How to Improvise, Adapt, and Overcome Obstacles on the Farm

How to Improvise, Adapt, and Overcome Obstacles on the Farm

Despite the challenges, the Florida citrus industry survives, enjoying one of the better seasons in awhile last year. But, the threats of disease, weather, and fickle markets make diversification more important than ever.

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Lifelong Learner

Michel Sallin, chairman and CEO of IMG Citrus, has come to his different careers with a clean slate, learning different jobs as he went. That was true in the steel business when he came to New York from his home in France in the 1970s. He was a new comer to his next job in real estate development in California and then his current profession in agriculture.
While living in New York, Sallin arranged a tour of Florida citrus for his father who was in the apple trade in France. While on the tour, he discovered red grapefruit for the first time and was hooked. “Learning has been the story of my life,” says Sallin. “When I started in citrus, I couldn’t tell the difference between an orange tree or grapefruit tree. This is where the fun is to discover something new.”
While still living in California, Sallin began a small export business, shipping Florida grapefruit to France. Because he was new to the industry, he was more open to trying a different approach to marketing. He went direct to retailers rather than selling through brokers. “The first year, we shipped only 10,000 cartons of grapefruit to France,” he says. “By the fourth year, we were shipping 400,000 cartons and doubled our shipments each year for several years following this.”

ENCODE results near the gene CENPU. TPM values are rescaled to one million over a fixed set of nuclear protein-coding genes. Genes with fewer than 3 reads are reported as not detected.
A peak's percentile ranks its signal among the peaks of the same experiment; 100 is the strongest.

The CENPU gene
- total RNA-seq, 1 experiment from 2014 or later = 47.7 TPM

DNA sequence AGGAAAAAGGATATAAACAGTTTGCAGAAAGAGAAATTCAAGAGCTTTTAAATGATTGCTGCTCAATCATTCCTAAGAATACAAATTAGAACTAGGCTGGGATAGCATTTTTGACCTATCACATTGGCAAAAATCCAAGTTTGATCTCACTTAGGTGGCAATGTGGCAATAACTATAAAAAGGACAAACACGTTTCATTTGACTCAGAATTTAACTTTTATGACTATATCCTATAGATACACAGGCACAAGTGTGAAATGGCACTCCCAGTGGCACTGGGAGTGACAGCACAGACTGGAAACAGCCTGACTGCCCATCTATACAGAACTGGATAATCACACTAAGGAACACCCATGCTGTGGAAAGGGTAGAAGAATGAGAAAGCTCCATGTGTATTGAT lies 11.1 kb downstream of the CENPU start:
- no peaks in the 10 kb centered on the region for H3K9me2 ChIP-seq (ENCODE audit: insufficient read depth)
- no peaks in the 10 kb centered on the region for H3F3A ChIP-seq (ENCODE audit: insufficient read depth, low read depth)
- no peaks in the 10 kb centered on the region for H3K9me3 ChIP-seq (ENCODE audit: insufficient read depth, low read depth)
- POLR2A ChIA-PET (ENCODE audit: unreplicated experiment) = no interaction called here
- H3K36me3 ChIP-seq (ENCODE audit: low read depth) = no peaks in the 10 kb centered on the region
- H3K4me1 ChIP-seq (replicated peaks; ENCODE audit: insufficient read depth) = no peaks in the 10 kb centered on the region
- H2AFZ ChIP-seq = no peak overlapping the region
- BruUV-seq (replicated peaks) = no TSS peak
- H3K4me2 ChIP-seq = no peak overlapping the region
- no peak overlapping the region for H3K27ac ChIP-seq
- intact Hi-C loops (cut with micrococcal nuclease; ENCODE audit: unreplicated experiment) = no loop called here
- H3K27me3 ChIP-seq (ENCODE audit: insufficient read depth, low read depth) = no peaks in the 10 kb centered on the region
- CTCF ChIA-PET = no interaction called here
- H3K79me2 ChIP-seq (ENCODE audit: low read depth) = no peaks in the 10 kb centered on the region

Strength In Diversity

Sallin says a big part of his company’s ability to survive and prosper despite challenges has been its focus on diversification. In 1985, Cherry Lake Tree farm was added to the company’s portfolio. Today, it spans more than 1,000 acres in its Groveland locale.
Like others in the ornamental business, the tree farm has suffered in the down economy in recent years, but is holding steady due to strong performance on the citrus side of the business. Sallin notes that Cherry Lake will be positioned to become one of the preeminent tree farms in the country when the economy recovers, because it will be in position to meet demand after many others had gone out of business.
After seeing changing conditions, Sallin also has diversified his citrus production and market. For many years, IMG Citrus packed only grapefruit, and 100% of the fruit went into the export market — primarily to Europe and Japan. But, canker and hurricanes changed this. “We lost a lot of grapefruit to canker eradication,” he says. “We didn’t have enough fruit to keep the packinghouse running at full capacity, so we’ve diversified the fruit we grow and pack. We now market several varieties of oranges and tangerines to our retail customers in addition to grapefruit. Since the hurricanes, we decided to pack and ship oranges and tangerines to develop our domestic market. We’ve made big changes to our business model by diversifying what we pack and the markets we ship to.”

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Bullish On Fresh Grapefruit

Despite the challenges and uncertainty posed by citrus greening, Sallin believes in the future of fresh fruit, especially grapefruit. “We know for a fact there always will be a market for fresh Florida grapefruit,” he says. “It is the best tasting grapefruit in the world, so there will be a market even if rising production costs make the fruit more expensive.”
Sallin is so confident in the desirability of grapefruit that all replants are in grapefruit. About 60 acres of new plantings are added each year to the operation. He adds that the potential for Florida fresh fruit is even greater if the industry did a better job focusing on the taste of fruit rather than appearance. “The retailers have a difficult time marketing the taste of fruit, which is where we must step up as an industry to help educate consumers about the taste advantage Florida fruit has,” he says.